Thank the baseball gods for Michael Saunders and (you may want to sit down for this one) Justin Smoak. Both were players I initially filed under the “not really good enough to merit thinking about much” category. Instead, they have become the primary reasons Toronto’s offense has remained afloat at all through the first third of the season. All Saunders (career .682 OPS) has done so far in 2016 is thrown up a slash line of .312/.379/.567, good for eighth in the league, right between Jose Altuve and Robbie Cano. Why? Because baseball is a game that makes total logical sense at all times, that’s why. Smoak has been slightly less impressive, but has somehow managed to convince pitchers to walk him about once every seven plate appearances since he took over for Colabello, and a .279 batting average is nothing to sneeze at for a guy who spent the first 2500 PAs of his career making sexy eyes at the Mendoza line.

All and all, Toronto’s lineup ends up tracking towards where we thought they’d be in a mild-negative-to-neutral outcome. The bottom half of the lineup has mostly balanced out the losses with found money, but the black hole at second base is problematic. Collectively they underscore the fact that for the Blue Jays to be as dangerous at the dish in 2016 as they were in 2015, they needed either the big four to be world-beaters instead of very good, or to get more lucky than they had a right to expect in the supporting cast. Neither has happened, leaving the Jays with a middle-of-the-pack offense, ranking 10th in the AL at 4.04 run per game and an OPS+ right around league average.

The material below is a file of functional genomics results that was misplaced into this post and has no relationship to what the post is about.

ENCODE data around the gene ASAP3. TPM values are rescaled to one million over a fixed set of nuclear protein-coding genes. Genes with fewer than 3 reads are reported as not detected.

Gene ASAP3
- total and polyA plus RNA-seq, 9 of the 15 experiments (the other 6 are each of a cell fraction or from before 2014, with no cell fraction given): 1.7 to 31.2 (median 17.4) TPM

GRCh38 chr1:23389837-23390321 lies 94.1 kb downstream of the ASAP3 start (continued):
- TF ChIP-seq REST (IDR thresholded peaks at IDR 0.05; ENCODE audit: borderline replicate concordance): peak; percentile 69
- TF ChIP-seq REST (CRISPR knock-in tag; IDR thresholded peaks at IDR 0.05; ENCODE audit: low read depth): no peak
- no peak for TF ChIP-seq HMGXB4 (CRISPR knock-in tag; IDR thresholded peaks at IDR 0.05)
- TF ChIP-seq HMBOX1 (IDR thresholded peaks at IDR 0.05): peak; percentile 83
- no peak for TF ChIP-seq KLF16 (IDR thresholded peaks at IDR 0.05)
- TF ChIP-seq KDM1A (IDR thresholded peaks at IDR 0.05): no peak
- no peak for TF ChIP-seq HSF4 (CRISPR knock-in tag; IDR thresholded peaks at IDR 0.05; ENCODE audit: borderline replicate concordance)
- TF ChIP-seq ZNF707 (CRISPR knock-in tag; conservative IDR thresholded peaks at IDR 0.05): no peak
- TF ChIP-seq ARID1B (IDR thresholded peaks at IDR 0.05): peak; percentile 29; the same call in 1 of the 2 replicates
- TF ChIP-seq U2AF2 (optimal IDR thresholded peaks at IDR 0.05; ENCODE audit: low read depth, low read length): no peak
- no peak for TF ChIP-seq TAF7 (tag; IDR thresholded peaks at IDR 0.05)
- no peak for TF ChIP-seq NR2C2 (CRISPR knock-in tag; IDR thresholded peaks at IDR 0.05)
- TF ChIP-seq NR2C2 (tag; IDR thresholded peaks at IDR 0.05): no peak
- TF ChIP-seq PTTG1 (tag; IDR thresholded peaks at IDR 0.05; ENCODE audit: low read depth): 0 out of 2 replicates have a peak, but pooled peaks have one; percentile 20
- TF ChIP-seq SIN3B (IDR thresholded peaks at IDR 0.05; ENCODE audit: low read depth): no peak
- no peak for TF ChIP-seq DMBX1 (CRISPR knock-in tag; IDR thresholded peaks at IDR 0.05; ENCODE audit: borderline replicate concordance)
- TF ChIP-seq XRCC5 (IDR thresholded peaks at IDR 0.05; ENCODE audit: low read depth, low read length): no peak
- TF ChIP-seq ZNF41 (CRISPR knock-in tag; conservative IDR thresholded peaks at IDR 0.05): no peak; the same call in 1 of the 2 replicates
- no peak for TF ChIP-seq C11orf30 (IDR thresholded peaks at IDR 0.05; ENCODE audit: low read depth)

Rotation

What I penned about the Toronto starters in March:

Marcus Stroman and Aaron Sanchez absolutely [need to] deliver the goods. Both of these starters have ace-level stuff and showed signs of breaking out last year, having all the attendant spring training buzz to go along with it. Certainly Sanchez and possibly Stroman will be on an innings limit that may cause a move to the bullpen down the stretch, but if those two can combine to contribute around 300 innings of top-tier starting pitching, Toronto has an excellent chance of still being the monster team from last August and September.

Potential Gold

Marcus Stroman

Aaron Sanchez

High Regression Risks

Marco Estrada

R.A. Dickey (maybe)

Probably Cromulent

J.A. Happ

Dickey (maybe)

Have Stroman and Sanchez delivered the goods? Boy, have they.



So far, the pair have racked up a combined 9-2 record while logging 128 innings, Sanchez getting four wins from a sparkling 3.20 ERA and 7.9 K/9, and Stroman sitting pretty at 5-1 behind his 3.89 ERA and stingy 1.168 WHIP. About the only negative thing one can say is you’d like Stroman, with his still-electric stuff, to improve on the 6.0 K/9 he’s put up since returning from Tommy John surgery late last year. It may be the new normal given his increased reliance on a nasty sinker, but that one blemish is the sole reason FIP currently rates the quality of his season as just a tick behind Sanchez’s. The Red Sox will face both these buzzsaws over the weekend, followed by Dickey’s knuckleball.

The two young aces-in-training have also nearly been matched start for start by Marco Estrada, who looked to be at the beginning of his decline at 30 in Milwaukee, but went to Toronto and uncovered a new hit-suppression ability, allowing 6.5 hits per 9 innings since the start of 2015 after averaging 8.2 over seven years for the Brewers. He has even brought his strikeouts back up to above-average so far in 2016 after years of trending down. Although Saunders has been hot as hell hitting, Estrada is the one player I’d take a mulligan on being too dismissive of in my initial preview. 31 is absolutely not too old for a pitcher to figure something out and make a material step forward. The early returns say Estrada really has, and I didn’t see it.